Halo Canna Invests in Lesotho Cannabis

Halo Canna logo mg magazine mgretailer
Halo Canna logo mg magazine mgretailer

Lesotho (pronounced “le-so-toe” or “le-sue-two”) is a landlocked kingdom surrounded by South Africa. Most people probably never heard of it until recently, as in 2017 it was the first African country to legalize medical marijuana. Owing to the pioneering regulations, over 300 days of sunshine annually, low humidity, pristine water, educated workforce, and more, the tiny nation has burst onto the scene as an optimal location for growing and exporting cannabis and a gateway to European markets.

Market Leaders Come Calling
These conditions underscored Canopy Growth Corp. (TSX: WEED)(NYSE: CGC) spending CDN$28.8 million in stock to acquire Daddy Cann Lesotho PTY Ltd., or Highlands as it is known, in May 2018. The prize for Canopy Growth was Highlands’ license to cultivate, manufacture, supply, hold, import, export and transport cannabis and its resin in Lesotho.


While Canopy scooped up Highlands, Halo Labs (OTCQX: AGEEF) (NEO: HALO) (Germany: A9KN), a cannabis extraction company that develops and manufactures cannabis oils and concentrates, was working with Bophelo Bioscience, the operator of one of the largest cannabis cultivation sites in Lesotho. Halo was operating the 5-hectare (~540,000 square feet) cultivation and production property and purchasing all the harvested crop in exchange for Bophelo taking a 20 percent stake in Halo and earning a royalty on cannabis sales.

This month, Halo upped the ante on its commitment to Lesotho, inking a non-binding letter of intent to acquire 100 percent of Bophelo. The LOI lays out the terms for which Halo will pay CDN$24.7 million (US$18.4 million) for Bophelo through the issuance of about 40.8 million shares of its common stock.

Land…and A Lot of It
While Bophelo’s 5-hectare plot is essentially double the size of other licensed facilities in Lesotho, it could widen exponentially in the future. As explained by Halo CEO Kiran Sidhu, the state has already given Bophelo preliminary approval to expand up to 200 hectares (21.5 million square feet) and has indicated they would consider granting permission for outdoor growing from 2019 onwards, following consultation with the International Narcotics Control Board.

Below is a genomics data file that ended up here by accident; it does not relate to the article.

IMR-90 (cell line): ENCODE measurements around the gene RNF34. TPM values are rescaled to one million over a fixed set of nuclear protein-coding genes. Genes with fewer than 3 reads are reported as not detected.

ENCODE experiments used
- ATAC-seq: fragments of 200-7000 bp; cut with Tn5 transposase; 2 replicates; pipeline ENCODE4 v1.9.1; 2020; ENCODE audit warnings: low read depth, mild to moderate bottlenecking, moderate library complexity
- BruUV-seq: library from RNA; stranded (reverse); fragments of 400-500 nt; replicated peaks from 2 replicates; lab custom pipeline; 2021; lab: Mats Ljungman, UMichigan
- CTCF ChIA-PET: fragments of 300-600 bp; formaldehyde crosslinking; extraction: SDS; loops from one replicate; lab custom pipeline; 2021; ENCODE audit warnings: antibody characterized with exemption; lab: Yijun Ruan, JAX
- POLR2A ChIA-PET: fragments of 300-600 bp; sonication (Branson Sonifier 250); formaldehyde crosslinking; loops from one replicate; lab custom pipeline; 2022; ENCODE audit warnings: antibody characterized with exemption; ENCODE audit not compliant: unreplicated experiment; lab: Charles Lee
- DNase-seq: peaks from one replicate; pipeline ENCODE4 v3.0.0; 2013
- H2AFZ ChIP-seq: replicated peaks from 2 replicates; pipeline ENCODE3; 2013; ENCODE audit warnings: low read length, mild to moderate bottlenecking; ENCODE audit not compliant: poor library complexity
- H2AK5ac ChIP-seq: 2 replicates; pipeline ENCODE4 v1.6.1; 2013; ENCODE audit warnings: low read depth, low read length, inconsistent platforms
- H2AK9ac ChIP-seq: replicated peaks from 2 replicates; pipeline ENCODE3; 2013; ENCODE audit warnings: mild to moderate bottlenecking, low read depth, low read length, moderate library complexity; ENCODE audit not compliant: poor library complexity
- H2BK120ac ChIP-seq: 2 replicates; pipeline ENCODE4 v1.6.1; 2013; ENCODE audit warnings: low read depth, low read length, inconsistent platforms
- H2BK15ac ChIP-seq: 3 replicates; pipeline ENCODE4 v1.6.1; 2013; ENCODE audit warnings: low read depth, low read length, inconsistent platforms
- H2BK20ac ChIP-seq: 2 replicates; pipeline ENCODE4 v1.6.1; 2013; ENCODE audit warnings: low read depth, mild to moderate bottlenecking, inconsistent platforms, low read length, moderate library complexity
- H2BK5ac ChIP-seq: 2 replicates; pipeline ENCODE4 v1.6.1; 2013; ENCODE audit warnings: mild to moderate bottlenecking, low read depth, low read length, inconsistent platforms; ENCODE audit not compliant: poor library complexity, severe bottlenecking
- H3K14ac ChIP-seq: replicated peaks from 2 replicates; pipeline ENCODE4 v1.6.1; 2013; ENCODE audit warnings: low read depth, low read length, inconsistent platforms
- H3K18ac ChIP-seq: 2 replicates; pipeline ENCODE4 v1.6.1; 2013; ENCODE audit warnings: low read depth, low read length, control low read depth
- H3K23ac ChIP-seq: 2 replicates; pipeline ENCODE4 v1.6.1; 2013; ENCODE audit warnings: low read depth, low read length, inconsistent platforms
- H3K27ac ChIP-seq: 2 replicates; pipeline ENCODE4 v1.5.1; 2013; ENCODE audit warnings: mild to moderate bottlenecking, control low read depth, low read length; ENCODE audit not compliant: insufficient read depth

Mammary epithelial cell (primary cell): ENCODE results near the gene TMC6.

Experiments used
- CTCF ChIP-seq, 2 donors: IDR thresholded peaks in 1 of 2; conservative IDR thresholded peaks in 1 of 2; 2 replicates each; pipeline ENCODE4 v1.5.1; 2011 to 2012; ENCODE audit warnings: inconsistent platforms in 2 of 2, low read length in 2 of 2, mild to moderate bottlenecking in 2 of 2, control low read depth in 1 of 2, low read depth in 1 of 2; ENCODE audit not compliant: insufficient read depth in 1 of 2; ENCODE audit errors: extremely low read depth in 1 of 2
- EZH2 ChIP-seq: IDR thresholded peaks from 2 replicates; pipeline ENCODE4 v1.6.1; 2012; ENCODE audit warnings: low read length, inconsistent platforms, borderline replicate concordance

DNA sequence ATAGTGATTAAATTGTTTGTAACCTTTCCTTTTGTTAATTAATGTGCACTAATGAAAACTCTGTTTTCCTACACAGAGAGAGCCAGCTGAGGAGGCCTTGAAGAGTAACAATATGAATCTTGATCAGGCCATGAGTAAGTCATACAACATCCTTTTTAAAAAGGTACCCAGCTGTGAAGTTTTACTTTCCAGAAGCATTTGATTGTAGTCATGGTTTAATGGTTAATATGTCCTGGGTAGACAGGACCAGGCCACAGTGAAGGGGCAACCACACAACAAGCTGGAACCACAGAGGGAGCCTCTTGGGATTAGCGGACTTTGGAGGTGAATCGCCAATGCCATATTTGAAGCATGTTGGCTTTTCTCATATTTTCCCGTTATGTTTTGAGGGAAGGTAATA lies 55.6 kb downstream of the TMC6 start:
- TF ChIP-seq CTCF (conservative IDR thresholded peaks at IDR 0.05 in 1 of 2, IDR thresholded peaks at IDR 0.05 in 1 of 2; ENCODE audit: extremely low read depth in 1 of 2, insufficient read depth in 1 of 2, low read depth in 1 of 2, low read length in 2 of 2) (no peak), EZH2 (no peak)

Bophelo has the property locked in under a 20-year lease agreement with an option to renew for an additional 30 years.

Halo believes that on the 5-hectare plot they will be able to produce approximately 4.6 million grams of E.U. Good Manufacturing Practices (GMP)-grade cannabis concentrate per annum. Management estimates all-in production costs of no more than US$2 per gram for its concentrates, which it then expects to be able to market in Europe for US$10 per gram.

An Emerging Leader
The acquisition puts Halo Canna at the head of a transitory period for Lesotho where it evolves into a global cannabis hub. In fact, Halo has the distinction of being the first American company to make an investment into Lesotho.

At the same time, the company has been broadening its U.S. footprint, including commissioning a 15,520 square-foot licensed volatile & non-volatile processing facilities in Cathedral City, California, in January. That’s in addition to its flagship 12,000 square-foot manufacturing facility in Medford, Oregon and 8,000 square-foot processing facility in Las Vegas, Nevada that was put into operation last year.

Halo further supports revenues derived from its own products by serving as a contract manufacturer providing white label products for leading brands, such as Caliva, Nektar, ikanik farms and Falcon.

With the entry into the lucrative California markets, Halo estimates its annual revenue will rise from about $11 million in 2018 to $48 million in 2019. In the latest quarter, revenue was $8.7 million, positioning Halo 11th in the top 15 quarterly revenue producers for U.S.-based public companies that touch the cannabis plant.

The 302 percent surge in revenue ranked Halo third in growth, narrowly trailing Cresco Labs ($21.1 million, +313 percent) for second. Halo trades with a market capitalization of $85.2 million. Cresco’s currently is $479.2 million, according to data from OTC Markets Group.

The first-mover investment into Lesotho will help keep the momentum going for Halo by providing direct exposure to an African market estimated at US$37.3 billion (both illegal and legal markets). With South Africa approving private use and decriminalizing marijuana possession in 2018, the legal market in that country of 56.7 million people is already estimated to have reached $1.85 billion.

Furthermore, the implications for future sales overseas resonate loudly. “[The acquisition] will also give Halo Labs an international platform for our innovative products like the DabTabs™️ Dablets, the first ASTM C373-18 certified doseable cannabis product,” said Sidhu.

Halo Chairman G. Scott Paterson succinctly summarized the buyout of Bophelo, calling it “game changing” for the company while adding, “We are enthusiastic about the Lesotho opportunity and operating a scale cultivation and production facility for the international export of oil and concentrates. We expect a lift both to revenue and profit and are looking forward to delivering these financial results to our shareholders.”

304 percent increase in quarterly revenue. Acquisition of one of the large cannabis companies in Lesothos. A global hub. A lift to revenue and profit. Those are exactly the types of things that investors love to hear.

For More Information Please Visit: https://halocanna.com.

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